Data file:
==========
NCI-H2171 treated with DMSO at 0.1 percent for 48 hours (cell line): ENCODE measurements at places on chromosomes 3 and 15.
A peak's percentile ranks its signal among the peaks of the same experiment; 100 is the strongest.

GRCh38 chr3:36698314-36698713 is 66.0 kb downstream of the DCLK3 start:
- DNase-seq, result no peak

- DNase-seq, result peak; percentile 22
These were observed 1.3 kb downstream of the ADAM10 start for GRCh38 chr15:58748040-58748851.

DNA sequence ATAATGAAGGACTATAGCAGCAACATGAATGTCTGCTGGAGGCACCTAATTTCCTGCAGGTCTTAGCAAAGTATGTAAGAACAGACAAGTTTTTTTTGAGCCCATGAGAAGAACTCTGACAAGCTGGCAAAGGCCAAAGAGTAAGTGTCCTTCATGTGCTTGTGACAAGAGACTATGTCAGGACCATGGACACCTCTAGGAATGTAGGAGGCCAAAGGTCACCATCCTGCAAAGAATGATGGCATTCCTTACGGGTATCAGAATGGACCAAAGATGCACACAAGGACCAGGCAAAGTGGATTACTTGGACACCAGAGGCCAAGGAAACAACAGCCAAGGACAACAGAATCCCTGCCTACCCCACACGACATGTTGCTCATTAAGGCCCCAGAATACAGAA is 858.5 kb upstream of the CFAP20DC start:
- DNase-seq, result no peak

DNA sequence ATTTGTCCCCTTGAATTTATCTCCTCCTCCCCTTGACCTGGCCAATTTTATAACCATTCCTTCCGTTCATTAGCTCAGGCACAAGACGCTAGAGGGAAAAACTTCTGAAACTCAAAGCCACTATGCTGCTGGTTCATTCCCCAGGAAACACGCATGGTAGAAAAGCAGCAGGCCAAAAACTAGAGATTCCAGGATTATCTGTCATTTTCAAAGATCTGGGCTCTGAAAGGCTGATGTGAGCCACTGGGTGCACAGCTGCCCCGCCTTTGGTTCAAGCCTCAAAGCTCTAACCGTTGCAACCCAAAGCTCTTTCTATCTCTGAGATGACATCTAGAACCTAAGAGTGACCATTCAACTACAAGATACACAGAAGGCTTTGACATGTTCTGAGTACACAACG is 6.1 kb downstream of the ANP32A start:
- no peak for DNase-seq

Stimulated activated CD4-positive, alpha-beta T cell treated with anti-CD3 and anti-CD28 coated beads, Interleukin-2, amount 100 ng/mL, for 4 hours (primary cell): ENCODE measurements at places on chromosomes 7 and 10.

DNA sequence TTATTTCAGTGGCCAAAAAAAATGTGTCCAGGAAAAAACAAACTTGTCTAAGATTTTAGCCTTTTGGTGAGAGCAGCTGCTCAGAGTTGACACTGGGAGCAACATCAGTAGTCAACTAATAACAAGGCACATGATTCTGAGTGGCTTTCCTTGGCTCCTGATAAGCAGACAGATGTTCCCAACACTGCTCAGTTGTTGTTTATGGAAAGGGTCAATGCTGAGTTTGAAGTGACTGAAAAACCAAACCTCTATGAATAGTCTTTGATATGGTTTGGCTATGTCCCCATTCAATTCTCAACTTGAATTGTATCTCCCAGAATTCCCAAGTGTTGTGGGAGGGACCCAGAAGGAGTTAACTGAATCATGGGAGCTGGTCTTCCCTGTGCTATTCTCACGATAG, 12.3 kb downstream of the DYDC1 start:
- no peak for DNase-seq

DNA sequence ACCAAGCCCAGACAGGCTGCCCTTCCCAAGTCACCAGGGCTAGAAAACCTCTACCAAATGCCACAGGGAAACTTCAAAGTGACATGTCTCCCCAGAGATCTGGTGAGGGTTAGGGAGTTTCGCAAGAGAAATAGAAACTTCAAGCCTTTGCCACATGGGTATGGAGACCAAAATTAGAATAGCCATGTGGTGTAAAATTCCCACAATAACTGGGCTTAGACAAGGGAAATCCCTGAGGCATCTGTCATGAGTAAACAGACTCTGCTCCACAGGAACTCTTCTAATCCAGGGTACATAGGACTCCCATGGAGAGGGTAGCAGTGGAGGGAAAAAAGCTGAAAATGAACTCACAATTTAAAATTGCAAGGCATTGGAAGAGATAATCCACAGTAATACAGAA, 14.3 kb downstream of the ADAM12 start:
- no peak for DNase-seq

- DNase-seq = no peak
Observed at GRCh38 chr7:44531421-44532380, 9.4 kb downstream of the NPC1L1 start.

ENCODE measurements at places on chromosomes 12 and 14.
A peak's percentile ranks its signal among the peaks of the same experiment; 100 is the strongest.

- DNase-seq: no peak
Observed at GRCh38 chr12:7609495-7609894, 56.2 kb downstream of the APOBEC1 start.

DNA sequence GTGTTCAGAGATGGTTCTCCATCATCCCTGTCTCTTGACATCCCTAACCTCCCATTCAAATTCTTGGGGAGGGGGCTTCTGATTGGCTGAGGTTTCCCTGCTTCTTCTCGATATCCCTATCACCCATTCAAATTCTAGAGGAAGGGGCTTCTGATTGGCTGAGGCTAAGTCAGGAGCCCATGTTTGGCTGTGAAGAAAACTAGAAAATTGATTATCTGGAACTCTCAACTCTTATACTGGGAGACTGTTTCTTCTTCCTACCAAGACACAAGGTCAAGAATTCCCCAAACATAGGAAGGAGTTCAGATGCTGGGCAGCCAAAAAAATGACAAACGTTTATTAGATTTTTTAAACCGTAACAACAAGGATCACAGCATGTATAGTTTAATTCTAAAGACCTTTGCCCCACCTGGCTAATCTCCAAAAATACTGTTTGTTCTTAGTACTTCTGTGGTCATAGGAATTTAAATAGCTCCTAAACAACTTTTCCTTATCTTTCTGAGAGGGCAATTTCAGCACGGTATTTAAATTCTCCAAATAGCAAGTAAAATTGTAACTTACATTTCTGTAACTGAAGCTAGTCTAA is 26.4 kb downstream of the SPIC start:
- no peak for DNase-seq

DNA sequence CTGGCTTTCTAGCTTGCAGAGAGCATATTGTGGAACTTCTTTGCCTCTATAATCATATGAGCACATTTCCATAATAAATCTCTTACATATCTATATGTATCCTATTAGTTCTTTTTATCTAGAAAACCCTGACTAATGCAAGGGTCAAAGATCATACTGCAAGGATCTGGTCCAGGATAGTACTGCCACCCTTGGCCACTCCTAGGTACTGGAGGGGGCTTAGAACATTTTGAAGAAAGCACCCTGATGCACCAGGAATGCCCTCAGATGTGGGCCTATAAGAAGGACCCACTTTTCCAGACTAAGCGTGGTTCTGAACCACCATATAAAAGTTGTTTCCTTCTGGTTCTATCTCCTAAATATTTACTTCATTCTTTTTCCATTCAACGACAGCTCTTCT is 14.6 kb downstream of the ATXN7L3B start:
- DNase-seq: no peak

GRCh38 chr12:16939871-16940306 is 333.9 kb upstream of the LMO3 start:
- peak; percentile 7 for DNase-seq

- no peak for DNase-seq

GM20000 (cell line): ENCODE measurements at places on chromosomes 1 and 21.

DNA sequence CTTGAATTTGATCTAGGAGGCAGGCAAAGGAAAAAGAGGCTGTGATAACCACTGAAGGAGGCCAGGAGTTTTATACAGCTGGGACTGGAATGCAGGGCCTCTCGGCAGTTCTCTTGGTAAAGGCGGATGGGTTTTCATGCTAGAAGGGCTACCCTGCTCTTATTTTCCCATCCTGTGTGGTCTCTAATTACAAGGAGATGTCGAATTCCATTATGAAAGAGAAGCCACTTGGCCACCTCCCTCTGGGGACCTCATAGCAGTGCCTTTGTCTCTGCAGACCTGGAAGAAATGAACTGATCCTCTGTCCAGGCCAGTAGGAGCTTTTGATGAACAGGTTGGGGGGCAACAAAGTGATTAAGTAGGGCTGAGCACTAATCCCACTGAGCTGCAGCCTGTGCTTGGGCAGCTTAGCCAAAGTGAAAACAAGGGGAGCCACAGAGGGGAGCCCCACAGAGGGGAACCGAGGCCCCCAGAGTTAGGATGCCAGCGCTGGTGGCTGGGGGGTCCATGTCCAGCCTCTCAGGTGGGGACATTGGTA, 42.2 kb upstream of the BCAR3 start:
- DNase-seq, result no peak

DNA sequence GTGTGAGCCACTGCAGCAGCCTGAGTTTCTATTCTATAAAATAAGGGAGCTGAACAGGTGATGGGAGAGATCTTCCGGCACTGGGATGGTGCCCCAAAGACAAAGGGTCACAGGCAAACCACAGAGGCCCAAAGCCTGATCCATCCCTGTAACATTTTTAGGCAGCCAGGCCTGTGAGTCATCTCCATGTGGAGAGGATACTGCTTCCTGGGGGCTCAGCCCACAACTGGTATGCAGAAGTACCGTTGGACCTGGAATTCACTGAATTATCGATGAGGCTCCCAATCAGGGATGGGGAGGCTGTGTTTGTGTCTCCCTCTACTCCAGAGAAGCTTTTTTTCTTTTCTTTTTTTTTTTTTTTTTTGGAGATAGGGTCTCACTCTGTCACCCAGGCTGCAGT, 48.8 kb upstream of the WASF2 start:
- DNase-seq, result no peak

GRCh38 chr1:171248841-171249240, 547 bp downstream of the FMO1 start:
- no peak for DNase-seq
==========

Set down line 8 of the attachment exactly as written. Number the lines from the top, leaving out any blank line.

- DNase-seq, result no peak